Dutch supermarket Albert Heijn accused of racism in client profiles
Dutch supermarket chain Albert Heijn is facing criticism about client profiles that new employees have to learn. The profiles include a black woman with a child to represent clients who buy cheaper products, and a white man as a "Premium client". The Netherlands Institute for Human Rights and a number of anti-discrimination organizations call the profiles stigmatizing and stereotypical, NOS reports.
New employees of the supermarket have to follow a number of online courses before starting work, including these client profiles. The profiles are meant to teach employees to recognize the different 'types' of customers and their buying behavior. The profiles state in which areas each 'type' of customer lives, how much money they have to spend, and what type of products they tend to buy.
Albert Heijn calls customers who buy mainly cheaper products "City Budget" customers. The picture on this profile is that of a black woman and her child. The profile states that these customers can be found across the Netherlands. They have one- or two person households with below average income and visit the store between 5:00 p.m. and 6:00 p.m. throughout the week. "Deli cheese, non-food and fresh produce are bought less often, while bread products, frozen and New Dutch assortment are purchased more often", the profile states. The profile specifically names tropical soft drink Fernandes and Yum Yum noodles as products City Budget customers like to buy.
On the other side of the income spectrum is the "Premium" customer, showing a gray-haired white man with glasses. According to the profile, this type of client more often buys fresh produce, cheese and wine, and less often bread products and frozen products. Biological brands, Emmi cheese, Lindt chocolate and "luxurious" wine Brancott are named as products Premium customers like to buy.
According to the Netherlands Institute for Human Rights these profiles are not in violation of discrimination laws, but they are stigmatizing. "We are not in favor of linking characteristics to groups", Barbara Bos of the Institute said to NOS. "You stick a label to people and although this is not legally forbidden, the question is whether you should want this as a company."
Anti-discrimination organizations Radar Rotterdam, Art 1 Midden-Nederland and the discrimination hotline Amsterdam region MDRA also criticized the profiles to NOS. "It is ethic profiling. A large retail company also has a social responsibility, everyone has to think about how you represent something", MDRA director Lucienne Gena said. "It's not that complicated, it is stereotypical. You can not link poverty to a skin color."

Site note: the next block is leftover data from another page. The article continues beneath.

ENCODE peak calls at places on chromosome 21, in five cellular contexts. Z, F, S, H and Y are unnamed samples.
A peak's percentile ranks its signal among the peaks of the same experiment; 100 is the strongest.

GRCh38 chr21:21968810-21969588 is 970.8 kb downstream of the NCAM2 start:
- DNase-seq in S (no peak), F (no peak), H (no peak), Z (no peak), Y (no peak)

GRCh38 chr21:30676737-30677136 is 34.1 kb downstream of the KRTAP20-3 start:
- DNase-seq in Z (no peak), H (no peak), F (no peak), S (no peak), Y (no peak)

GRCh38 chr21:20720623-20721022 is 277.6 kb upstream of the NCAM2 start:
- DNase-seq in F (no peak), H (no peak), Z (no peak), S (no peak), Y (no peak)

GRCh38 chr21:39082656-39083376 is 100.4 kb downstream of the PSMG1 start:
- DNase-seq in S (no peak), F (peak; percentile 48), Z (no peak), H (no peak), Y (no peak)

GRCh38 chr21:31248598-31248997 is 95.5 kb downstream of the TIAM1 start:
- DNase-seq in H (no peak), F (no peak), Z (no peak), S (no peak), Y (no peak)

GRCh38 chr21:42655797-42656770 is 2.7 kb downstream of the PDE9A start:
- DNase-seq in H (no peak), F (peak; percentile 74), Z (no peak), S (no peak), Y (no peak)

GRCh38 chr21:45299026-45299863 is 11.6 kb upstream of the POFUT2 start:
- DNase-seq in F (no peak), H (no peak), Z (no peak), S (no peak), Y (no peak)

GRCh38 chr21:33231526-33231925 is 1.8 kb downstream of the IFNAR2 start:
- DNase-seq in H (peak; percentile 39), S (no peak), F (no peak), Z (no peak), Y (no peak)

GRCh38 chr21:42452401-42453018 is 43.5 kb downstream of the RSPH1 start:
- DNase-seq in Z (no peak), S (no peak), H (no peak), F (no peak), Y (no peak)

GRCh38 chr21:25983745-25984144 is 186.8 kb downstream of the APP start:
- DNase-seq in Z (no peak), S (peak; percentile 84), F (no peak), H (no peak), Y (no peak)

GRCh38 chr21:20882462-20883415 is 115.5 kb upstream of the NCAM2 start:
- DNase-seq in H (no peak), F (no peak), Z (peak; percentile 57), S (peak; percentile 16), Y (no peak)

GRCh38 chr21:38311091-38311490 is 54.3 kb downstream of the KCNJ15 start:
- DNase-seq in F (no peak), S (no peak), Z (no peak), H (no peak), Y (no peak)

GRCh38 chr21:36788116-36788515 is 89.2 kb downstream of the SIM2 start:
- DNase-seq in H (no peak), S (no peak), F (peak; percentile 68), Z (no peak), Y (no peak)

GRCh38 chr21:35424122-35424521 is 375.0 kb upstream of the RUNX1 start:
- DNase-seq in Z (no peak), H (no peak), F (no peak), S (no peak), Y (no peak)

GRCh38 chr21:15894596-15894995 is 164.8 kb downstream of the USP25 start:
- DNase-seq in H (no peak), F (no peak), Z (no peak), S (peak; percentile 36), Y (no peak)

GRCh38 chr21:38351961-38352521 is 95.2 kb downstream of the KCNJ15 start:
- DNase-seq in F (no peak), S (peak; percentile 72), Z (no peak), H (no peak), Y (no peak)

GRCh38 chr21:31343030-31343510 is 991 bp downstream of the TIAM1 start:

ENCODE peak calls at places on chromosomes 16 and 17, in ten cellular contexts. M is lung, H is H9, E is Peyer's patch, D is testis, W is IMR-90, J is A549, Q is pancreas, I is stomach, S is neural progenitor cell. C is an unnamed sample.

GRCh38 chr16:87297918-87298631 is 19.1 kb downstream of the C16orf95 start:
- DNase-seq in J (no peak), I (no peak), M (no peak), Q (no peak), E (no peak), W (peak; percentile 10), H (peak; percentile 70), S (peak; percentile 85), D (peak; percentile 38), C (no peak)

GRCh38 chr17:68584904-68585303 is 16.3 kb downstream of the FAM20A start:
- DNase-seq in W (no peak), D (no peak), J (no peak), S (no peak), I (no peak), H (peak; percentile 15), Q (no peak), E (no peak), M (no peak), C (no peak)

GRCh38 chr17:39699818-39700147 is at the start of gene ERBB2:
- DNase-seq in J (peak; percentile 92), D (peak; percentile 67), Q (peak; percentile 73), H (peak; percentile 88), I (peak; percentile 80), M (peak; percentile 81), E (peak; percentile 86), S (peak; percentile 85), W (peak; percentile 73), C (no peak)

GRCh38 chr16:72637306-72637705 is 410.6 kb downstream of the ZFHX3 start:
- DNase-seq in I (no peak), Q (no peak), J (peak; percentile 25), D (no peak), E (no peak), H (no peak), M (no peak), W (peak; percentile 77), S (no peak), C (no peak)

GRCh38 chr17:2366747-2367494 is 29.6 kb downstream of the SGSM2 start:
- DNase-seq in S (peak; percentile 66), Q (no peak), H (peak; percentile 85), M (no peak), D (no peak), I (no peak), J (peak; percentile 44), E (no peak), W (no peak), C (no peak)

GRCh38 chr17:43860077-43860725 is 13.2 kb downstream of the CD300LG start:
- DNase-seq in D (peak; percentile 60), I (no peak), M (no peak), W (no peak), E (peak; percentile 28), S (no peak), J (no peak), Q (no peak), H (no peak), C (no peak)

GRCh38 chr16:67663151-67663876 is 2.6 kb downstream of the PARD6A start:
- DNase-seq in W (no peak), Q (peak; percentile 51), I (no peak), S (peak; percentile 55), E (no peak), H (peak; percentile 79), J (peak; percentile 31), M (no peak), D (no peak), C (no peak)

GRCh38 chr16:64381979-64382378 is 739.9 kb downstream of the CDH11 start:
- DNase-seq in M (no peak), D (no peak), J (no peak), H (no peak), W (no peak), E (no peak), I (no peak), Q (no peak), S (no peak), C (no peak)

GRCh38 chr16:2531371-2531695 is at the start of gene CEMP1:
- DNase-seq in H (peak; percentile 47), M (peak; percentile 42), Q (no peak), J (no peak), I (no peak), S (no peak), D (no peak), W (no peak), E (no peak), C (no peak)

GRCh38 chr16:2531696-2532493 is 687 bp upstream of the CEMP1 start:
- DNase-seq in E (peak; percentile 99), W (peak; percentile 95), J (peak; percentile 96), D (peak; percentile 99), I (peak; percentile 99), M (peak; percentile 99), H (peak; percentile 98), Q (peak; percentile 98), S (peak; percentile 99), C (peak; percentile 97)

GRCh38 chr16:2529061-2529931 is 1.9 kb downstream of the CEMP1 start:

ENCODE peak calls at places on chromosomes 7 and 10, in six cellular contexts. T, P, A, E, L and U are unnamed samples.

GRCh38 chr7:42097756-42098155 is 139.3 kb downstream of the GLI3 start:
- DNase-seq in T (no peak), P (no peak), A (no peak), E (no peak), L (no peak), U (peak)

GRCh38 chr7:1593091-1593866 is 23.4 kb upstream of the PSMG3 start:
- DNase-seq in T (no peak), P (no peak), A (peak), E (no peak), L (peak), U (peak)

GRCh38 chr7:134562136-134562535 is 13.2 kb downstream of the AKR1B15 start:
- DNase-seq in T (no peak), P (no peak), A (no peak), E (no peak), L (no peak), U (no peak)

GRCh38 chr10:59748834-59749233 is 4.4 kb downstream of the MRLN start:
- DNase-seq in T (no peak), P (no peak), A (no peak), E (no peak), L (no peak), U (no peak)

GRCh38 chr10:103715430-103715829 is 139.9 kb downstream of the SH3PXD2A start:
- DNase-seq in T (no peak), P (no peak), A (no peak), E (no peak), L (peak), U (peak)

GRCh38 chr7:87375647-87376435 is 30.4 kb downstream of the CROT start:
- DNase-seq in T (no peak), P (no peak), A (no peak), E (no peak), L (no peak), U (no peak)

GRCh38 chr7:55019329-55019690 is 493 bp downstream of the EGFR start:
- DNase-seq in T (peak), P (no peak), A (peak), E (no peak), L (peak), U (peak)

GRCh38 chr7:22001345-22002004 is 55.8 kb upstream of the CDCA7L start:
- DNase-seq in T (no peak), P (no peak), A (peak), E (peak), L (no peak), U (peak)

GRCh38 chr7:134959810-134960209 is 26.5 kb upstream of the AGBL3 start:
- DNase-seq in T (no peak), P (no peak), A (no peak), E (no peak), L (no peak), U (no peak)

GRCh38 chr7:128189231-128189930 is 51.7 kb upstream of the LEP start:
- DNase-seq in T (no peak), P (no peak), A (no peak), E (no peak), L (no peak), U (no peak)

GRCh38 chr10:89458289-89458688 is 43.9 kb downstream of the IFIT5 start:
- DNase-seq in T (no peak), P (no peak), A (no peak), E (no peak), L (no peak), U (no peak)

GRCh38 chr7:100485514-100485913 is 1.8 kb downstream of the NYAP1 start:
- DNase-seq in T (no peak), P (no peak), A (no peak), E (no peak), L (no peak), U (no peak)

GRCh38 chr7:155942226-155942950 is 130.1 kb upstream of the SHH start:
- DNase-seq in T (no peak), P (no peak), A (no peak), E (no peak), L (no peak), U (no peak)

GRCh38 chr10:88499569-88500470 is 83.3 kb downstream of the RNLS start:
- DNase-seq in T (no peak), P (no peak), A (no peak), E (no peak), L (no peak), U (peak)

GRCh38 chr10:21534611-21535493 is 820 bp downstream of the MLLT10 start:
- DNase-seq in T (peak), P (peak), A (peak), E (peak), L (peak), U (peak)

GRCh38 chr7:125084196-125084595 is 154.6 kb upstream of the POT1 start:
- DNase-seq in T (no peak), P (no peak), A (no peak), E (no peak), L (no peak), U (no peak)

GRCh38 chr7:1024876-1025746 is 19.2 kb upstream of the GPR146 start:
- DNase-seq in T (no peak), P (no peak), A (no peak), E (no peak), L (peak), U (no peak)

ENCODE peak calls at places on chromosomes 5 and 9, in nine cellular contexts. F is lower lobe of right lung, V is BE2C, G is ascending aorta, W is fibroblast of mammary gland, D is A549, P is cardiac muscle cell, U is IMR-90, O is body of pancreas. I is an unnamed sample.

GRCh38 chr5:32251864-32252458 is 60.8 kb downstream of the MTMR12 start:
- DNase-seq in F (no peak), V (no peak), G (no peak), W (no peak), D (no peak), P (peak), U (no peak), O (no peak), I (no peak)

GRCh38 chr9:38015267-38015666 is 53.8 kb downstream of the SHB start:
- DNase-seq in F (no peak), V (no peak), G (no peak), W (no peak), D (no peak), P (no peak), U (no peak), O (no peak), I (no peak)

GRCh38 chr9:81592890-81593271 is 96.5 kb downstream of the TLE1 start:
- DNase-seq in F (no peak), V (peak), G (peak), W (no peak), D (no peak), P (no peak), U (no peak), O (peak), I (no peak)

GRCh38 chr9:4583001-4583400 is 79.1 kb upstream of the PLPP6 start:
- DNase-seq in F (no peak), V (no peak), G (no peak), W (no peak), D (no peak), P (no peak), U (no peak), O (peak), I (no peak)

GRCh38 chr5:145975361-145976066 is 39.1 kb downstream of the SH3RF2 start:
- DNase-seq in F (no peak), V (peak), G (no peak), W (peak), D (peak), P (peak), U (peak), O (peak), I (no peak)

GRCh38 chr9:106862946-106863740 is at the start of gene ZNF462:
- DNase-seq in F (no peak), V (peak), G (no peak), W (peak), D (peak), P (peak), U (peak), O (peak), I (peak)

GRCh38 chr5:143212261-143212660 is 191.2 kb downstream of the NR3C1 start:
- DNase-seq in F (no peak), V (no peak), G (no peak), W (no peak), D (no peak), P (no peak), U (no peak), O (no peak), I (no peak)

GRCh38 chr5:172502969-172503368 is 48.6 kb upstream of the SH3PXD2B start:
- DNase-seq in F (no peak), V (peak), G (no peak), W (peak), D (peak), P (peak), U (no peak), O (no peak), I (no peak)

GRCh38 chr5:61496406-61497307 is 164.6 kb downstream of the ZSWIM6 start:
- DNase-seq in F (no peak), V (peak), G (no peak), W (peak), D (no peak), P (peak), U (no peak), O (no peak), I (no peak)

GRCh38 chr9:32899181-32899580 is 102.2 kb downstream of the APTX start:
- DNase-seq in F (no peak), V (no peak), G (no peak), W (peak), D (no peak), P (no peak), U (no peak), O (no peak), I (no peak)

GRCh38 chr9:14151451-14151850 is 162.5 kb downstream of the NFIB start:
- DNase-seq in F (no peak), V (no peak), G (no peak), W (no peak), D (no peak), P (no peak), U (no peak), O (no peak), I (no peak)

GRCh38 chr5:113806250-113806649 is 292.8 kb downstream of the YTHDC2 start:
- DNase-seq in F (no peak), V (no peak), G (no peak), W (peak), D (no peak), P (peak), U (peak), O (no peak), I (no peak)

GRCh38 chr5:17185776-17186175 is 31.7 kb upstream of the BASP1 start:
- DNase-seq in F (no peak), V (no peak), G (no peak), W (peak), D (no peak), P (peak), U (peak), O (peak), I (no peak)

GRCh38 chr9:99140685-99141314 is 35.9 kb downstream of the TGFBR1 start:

"It is possible that the course encourages prejudice", Alexander Hoortsman of Art 1 said. "Even if Albert Heijn does not give explicit instructions in the customer profiles, the images and texts may have an unconscious influence on the behavior of its employees."
"It is generalizing and it does not testify to a contemporary perspective on diversity", Radar Rotterdam commented.
In a written reaction Albert Heijn stated that the customer profiles are intended to adapt the assortment in the stores to the type of customers that visit particular stores, the Volkskrant reports. A branch that has many wealthy customers can adjust its assortment and store presentation accordingly. This also applies to Albert Heijn stores in poorer neighborhoods. The supermarket also removed the customer profiles following questions from the newspaper. "Apparently the image used creates an undesirable impression", a spokesperson said to the newspaper. "We will take a critical look at it and adjust the profiles."
Ik ben beetje verdrietig, ik wil ook een eigen poppetje, ik heb geen kale kop of een hipster baard, ben niet grijs en draag zeker geen jurk! Maar wel een vaste klant, dus wat doen we hier aan? #AlbertHeijn @albertheijn pic.twitter.com/DLKtlIUnIl— Ajax Revolutie | Erwin (@ajaxrevolutie) January 13, 2018